Ronen entered the eatery and found a seat by the window. A young waitress came up to him to take his order, which was really just a question of portion size. Ronen ordered a large bowl, and she left to get his food.
While he waited, Ronen watched the street outside the window. Men and women hurried along the footpath, eager to get home to their families before curfew. Among the crowd, he spotted a group of royal guards patrolling the street. He wondered if they were the same guards from the night before, not that it mattered. They all represented the same untameable disease, and the people who were arrested, tortured and killed by them were the symptoms. Ronen saw one of the guards point to a random citizen in the crowd, a young man who didn’t know he was about to become a symptom. Ronen looked away before the guards reached him.
The waitress came back with Ronen’s food. He thanked her and began to eat. There was more flavour in the bread than the actual soup. This didn’t bother Ronen too much, especially since the alternative was to go home hungry. For many in the kingdom, that was their only option.
It was quarter past eight by the time Ronen entered the apartment building. As he walked towards the stairs, he noticed Ms. Kenneth’s door was slightly ajar. She probably forgot to close it, he thought.
‘Ms. Kenneth?’ he said, knocking on her door. There was no response. Ronen waited a full minute before he opened the door all the way. What he saw turned his blood cold.
The living room was completely trashed. Chairs and tables were knocked over, broken vases and picture frames lay scattered on the floor, along with torn books and letters. Ms. Kenneth was nowhere to be seen.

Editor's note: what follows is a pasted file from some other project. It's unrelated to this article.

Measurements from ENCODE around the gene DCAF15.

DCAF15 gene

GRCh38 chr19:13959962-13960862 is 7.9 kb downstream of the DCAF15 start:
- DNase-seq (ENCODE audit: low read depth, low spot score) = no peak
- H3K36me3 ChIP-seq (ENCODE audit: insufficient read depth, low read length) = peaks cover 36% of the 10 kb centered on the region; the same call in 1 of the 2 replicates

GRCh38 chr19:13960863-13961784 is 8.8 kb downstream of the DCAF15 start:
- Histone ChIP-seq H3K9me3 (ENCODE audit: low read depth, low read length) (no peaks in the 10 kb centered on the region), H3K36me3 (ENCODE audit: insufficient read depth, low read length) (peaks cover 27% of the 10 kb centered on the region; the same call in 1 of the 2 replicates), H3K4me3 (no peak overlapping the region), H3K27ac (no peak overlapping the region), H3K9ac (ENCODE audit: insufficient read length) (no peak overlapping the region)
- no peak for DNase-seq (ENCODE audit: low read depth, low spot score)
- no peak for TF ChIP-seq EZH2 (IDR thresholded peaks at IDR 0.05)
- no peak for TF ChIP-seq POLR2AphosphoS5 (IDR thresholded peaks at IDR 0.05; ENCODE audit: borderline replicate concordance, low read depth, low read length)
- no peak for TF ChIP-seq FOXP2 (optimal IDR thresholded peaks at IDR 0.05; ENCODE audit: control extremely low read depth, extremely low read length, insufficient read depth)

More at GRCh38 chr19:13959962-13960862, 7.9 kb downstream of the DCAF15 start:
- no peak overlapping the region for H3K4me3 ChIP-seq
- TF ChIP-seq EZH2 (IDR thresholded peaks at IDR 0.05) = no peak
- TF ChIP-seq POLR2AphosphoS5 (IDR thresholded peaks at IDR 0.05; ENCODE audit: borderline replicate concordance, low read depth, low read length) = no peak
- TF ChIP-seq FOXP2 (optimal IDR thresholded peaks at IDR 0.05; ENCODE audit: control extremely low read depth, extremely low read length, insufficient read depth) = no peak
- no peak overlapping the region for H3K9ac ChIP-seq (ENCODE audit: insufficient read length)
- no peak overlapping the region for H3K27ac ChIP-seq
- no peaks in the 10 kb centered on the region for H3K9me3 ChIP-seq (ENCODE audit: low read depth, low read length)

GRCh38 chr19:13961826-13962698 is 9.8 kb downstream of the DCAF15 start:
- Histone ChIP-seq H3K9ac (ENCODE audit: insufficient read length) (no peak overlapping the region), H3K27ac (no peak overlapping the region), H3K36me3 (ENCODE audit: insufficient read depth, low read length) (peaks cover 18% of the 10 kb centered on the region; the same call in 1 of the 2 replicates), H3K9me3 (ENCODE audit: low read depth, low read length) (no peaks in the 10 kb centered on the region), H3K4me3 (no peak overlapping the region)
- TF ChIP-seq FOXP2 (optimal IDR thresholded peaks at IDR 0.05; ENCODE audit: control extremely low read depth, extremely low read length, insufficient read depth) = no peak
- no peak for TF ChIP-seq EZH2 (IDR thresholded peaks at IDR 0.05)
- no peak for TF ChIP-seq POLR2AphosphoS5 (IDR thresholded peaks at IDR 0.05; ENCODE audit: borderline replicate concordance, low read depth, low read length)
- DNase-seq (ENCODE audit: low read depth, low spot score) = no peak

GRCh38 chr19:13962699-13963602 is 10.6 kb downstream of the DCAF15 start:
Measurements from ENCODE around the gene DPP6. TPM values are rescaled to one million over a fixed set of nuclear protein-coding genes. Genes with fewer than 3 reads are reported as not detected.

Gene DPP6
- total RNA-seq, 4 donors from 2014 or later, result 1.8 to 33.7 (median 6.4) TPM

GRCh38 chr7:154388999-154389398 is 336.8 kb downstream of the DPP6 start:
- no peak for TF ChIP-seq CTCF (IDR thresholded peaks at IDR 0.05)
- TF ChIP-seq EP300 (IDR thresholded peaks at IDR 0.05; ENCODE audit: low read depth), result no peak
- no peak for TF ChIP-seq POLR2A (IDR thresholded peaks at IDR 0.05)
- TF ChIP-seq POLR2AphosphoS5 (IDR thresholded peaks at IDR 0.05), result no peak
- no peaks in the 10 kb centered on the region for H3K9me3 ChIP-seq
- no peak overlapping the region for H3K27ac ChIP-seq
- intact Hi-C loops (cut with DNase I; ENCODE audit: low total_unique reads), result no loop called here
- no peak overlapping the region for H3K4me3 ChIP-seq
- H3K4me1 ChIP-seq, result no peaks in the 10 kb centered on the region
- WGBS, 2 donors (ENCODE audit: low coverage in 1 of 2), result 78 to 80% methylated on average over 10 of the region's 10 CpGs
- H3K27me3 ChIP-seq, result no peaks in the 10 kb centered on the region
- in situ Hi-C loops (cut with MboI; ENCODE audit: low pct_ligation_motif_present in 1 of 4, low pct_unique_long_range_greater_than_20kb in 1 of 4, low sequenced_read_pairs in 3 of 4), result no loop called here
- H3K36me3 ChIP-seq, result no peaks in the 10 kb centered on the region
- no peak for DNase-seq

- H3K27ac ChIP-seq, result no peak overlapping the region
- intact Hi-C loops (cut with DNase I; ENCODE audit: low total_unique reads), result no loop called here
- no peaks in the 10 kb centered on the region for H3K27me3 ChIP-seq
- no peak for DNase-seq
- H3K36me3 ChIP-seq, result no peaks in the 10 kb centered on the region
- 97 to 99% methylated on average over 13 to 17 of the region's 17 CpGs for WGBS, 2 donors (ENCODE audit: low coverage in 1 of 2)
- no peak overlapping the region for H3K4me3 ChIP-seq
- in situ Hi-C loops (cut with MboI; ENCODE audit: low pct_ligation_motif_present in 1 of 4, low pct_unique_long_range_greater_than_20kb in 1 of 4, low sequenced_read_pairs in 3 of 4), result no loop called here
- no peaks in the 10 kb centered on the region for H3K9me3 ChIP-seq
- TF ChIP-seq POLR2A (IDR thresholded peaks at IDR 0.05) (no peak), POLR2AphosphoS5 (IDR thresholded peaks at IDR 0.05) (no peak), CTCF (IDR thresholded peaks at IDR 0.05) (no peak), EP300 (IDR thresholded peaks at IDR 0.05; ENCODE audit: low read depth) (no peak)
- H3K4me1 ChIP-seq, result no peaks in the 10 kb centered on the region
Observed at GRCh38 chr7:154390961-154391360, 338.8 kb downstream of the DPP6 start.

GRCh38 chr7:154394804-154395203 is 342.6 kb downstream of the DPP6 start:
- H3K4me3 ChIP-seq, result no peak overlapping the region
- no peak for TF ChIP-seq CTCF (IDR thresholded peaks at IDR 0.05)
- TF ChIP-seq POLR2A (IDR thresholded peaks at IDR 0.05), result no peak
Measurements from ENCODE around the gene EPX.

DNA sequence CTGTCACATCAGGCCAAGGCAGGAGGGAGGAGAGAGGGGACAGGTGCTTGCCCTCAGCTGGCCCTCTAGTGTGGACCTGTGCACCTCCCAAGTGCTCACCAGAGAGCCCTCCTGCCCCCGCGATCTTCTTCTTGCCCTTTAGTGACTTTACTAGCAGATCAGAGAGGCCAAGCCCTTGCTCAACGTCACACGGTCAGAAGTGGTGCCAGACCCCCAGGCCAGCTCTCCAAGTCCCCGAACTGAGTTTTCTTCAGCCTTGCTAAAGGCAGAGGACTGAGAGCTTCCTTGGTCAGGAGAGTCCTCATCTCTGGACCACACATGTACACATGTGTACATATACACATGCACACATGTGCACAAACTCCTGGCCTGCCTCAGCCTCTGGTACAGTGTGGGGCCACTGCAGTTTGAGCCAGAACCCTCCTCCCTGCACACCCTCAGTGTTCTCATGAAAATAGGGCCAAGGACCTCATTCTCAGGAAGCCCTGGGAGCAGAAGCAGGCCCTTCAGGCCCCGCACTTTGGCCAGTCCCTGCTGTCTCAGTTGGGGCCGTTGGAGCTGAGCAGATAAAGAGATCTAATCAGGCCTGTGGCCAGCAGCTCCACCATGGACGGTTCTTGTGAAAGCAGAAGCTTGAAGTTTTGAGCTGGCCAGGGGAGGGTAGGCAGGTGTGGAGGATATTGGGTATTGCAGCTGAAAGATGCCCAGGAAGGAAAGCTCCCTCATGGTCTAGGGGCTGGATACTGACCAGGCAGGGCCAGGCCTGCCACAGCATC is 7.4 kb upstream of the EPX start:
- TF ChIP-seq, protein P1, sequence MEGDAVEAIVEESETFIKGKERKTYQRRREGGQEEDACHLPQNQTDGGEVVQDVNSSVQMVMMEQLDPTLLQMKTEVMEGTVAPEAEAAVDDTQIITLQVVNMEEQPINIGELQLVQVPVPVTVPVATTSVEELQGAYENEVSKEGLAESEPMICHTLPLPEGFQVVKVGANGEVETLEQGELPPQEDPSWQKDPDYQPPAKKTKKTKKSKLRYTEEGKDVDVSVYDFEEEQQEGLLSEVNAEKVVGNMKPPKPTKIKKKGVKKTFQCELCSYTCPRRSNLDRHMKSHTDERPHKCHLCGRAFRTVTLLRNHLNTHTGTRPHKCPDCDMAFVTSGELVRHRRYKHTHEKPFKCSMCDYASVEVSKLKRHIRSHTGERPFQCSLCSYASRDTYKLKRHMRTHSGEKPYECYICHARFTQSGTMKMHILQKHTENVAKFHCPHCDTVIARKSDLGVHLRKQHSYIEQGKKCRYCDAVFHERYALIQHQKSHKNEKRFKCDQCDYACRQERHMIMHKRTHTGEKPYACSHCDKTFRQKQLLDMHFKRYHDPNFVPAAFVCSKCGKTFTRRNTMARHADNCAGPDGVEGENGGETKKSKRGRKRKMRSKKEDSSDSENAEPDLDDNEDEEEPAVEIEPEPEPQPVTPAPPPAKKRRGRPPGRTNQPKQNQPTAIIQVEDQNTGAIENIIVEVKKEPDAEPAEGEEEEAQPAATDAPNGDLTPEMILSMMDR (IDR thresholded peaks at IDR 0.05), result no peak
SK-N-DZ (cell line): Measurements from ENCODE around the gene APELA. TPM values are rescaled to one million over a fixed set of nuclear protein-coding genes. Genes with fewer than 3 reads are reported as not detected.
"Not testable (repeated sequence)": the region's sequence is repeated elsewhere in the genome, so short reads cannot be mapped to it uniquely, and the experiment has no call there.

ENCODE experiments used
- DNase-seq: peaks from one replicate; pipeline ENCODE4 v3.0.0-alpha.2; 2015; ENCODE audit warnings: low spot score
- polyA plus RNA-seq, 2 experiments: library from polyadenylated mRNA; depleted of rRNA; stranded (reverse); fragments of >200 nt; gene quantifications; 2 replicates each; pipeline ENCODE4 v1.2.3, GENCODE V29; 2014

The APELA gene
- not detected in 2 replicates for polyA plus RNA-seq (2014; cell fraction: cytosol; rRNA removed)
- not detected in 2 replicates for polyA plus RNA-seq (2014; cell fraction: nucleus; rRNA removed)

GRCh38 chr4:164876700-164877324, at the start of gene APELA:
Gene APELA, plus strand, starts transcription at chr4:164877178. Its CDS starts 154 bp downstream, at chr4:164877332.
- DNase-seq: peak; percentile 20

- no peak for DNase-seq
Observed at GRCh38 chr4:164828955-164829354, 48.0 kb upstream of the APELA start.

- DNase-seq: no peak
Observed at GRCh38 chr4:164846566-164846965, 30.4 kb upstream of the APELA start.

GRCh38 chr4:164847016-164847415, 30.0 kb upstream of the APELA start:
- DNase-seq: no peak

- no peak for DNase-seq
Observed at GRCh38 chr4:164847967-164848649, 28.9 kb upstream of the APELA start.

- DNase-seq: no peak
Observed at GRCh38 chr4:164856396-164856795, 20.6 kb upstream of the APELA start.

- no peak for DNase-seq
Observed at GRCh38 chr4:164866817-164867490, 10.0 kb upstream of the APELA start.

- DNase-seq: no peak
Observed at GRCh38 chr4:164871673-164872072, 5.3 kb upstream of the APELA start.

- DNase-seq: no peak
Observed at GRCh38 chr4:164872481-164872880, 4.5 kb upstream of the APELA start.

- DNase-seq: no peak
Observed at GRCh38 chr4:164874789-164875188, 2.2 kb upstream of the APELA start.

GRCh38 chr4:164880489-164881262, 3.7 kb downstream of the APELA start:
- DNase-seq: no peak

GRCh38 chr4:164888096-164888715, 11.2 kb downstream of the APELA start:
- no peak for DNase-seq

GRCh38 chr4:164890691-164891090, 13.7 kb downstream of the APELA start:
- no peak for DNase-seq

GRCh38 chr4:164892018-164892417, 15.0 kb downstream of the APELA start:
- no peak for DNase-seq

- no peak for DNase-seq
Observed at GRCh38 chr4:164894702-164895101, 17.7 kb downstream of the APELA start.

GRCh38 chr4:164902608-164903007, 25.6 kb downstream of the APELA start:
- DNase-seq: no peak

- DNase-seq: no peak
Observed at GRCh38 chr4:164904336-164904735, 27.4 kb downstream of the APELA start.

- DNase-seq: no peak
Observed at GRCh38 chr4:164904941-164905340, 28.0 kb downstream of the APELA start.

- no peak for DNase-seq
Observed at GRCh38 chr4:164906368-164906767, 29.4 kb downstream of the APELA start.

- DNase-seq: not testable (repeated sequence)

Slowly, Ronen brought himself to enter the apartment. He carefully stepped over shattered glass and made his way to the kitchen. The doors to the fridge, pantry and cabinets were open, and Ronen saw that all the food had been cleared out.
Someone had done a thorough job in raiding her supplies, he thought. But who?
Ronen began to feel a growing sense of dread in his stomach, one which prompted him to get out of the woman’s home. He rushed out the front door and made his way up stairs. When he reached the second floor, he saw his neighbour open the door.
‘What happened to Ms. Kenneth?’ said Ronen.
The man was startled by Ronen’s sudden appearance, but quickly recovered.
‘Who?’ he said.
‘You know, the elderly woman who lives below us. Her apartment had been trashed, and she’s not there.’
‘Oh, her,’ the man said. ‘The guards barged into her home a couple of hours ago and took her away in cuffs.’
Ronen was stunned. ‘Why would they do that? Ms Kenneth would never do anything to betray the Crown. She obeys the law like the rest of us!’
‘You would think,’ the man said. ‘But I was told she was secretly meeting with conspirers on a regular basis. Even held some of these meetings in her own living room. Someone found out and informed the guards.’
‘Informed the guards?’ Ronen repeated.
He suddenly realised he could smell something familiar, something that he hadn’t smelt in a few months. The strong, robust scent of coffee was coming from his neighbour’s apartment. A smile appeared on the man’s face, but with no trace of humour. At that moment, Ronen understood he was looking at another, more dangerous symptom of the malevolent Crown.